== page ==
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40 CONCLUSION In an earlier era, when the U.S. economy was largely self-sufficient, domestic policy could be set with little consideration of its international implications. Both public and private policymakers could make decisions with the confidence that the primary competitors in the U.S. market were all domestic, that the sources of new technology were domestic, and that the only information needed to set sound policy was available nationally. Similarly, foreign policy was shaped by this confidence in U.S. superiority, emphasizing free trade and open access to and national treatment for U.S. direct investment abroad. For many years the United States was relatively immune from the reciprocal consequences of these policies. Internationalization has changed the context for U.S. policy. Historic policies have not only expanded world trade, spurred the growth of U.S. multinational corporations, and advanced global economic development but also have increased this country's integration into the global economy. Awareness of the domestic policies of major trading partners, foreign technology developments, and the global flow of technologies has become essential to effective policymaking. The need for additional information that accurately portrays the position of U.S. manufacturers and the U.S. economy has increased at the same time that characterizing a company as U.S. or foreign has become more difficult. These factors have heightened the need to define national interests clearly with the recognition that the United States has much to gain from foreign manufacturers and much to lose from restrictions on foreign competition. The fundamental premises of U.S. policy free flows of goods, invest- ment, technology, and scientific knowledge-remain valid. Recognizing the benefits and the necessity of inward flows of investment, technology, and goods has become more important than propounding the virtues of outward flows.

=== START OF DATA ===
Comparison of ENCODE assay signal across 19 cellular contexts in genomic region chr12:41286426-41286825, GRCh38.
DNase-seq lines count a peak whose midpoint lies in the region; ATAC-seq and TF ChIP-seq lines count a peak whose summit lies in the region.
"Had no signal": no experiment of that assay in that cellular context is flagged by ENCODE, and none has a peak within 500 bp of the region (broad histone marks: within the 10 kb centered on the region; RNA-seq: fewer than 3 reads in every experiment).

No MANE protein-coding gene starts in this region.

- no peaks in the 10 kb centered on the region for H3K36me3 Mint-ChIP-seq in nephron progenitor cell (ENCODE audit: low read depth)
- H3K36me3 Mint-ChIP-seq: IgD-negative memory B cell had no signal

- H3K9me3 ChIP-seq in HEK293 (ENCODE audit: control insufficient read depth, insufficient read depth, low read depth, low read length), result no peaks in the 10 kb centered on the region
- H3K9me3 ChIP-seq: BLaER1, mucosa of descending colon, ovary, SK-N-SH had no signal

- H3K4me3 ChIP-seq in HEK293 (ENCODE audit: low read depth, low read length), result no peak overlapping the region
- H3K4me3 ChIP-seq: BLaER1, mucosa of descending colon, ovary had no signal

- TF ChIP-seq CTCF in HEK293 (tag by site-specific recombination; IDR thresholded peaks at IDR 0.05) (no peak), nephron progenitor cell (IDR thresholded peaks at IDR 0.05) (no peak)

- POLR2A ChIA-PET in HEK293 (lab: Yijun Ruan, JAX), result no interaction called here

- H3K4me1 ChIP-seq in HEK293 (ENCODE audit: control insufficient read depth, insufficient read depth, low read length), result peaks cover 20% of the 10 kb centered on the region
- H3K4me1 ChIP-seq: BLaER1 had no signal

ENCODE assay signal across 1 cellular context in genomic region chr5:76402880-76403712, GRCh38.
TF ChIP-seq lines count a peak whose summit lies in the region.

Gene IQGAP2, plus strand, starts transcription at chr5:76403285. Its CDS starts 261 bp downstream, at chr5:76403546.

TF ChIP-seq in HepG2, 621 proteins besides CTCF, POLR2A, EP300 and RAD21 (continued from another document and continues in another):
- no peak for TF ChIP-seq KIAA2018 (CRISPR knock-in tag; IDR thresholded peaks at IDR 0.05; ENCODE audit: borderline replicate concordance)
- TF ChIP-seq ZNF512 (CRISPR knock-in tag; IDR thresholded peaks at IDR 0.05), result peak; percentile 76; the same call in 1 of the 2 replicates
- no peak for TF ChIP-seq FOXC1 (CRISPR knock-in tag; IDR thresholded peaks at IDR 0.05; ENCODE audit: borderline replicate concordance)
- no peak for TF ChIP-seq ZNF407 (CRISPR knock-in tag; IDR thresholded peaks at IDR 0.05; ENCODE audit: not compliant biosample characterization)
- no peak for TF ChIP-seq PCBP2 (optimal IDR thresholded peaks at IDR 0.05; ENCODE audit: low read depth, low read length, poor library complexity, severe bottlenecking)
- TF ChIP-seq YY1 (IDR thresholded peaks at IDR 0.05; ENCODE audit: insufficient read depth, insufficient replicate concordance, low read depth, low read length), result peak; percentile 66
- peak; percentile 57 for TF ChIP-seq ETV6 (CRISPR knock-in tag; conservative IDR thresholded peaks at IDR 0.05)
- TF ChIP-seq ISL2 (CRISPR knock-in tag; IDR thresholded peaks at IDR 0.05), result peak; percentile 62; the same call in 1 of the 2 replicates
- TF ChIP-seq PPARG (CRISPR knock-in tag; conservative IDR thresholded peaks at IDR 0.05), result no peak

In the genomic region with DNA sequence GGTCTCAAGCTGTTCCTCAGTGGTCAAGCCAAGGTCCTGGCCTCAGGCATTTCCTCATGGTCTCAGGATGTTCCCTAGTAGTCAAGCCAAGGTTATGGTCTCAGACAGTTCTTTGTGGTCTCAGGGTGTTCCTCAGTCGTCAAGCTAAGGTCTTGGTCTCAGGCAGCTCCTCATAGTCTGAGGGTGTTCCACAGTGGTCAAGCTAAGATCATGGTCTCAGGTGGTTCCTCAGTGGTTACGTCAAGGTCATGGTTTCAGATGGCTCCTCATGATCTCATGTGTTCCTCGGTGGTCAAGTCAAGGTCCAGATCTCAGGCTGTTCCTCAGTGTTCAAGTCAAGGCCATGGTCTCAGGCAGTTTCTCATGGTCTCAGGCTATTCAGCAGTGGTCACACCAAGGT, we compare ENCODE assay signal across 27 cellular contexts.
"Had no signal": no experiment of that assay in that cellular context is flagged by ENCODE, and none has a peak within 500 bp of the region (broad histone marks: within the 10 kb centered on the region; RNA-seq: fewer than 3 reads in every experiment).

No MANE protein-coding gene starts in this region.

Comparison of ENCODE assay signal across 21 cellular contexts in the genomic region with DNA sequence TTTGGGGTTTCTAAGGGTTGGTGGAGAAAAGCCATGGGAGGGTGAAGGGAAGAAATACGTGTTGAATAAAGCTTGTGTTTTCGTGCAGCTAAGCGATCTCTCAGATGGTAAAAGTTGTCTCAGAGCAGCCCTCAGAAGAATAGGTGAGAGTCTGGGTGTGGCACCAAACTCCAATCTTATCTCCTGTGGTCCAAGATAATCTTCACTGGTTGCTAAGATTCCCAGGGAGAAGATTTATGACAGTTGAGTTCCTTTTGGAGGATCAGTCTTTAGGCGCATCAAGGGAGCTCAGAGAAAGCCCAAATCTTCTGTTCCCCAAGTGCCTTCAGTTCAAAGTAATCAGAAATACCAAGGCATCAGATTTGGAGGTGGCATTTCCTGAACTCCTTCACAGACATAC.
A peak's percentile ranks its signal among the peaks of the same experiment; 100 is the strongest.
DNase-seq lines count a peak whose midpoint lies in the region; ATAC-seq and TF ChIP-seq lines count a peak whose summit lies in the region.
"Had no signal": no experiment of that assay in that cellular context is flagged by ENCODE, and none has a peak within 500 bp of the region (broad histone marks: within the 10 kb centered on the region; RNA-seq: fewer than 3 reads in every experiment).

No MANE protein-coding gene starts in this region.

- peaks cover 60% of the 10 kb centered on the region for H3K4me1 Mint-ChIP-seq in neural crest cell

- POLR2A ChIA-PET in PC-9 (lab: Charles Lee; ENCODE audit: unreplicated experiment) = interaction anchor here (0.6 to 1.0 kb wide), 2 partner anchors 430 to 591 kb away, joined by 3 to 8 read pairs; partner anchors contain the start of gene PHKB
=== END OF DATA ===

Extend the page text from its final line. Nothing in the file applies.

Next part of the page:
Representative terms from entire chapter: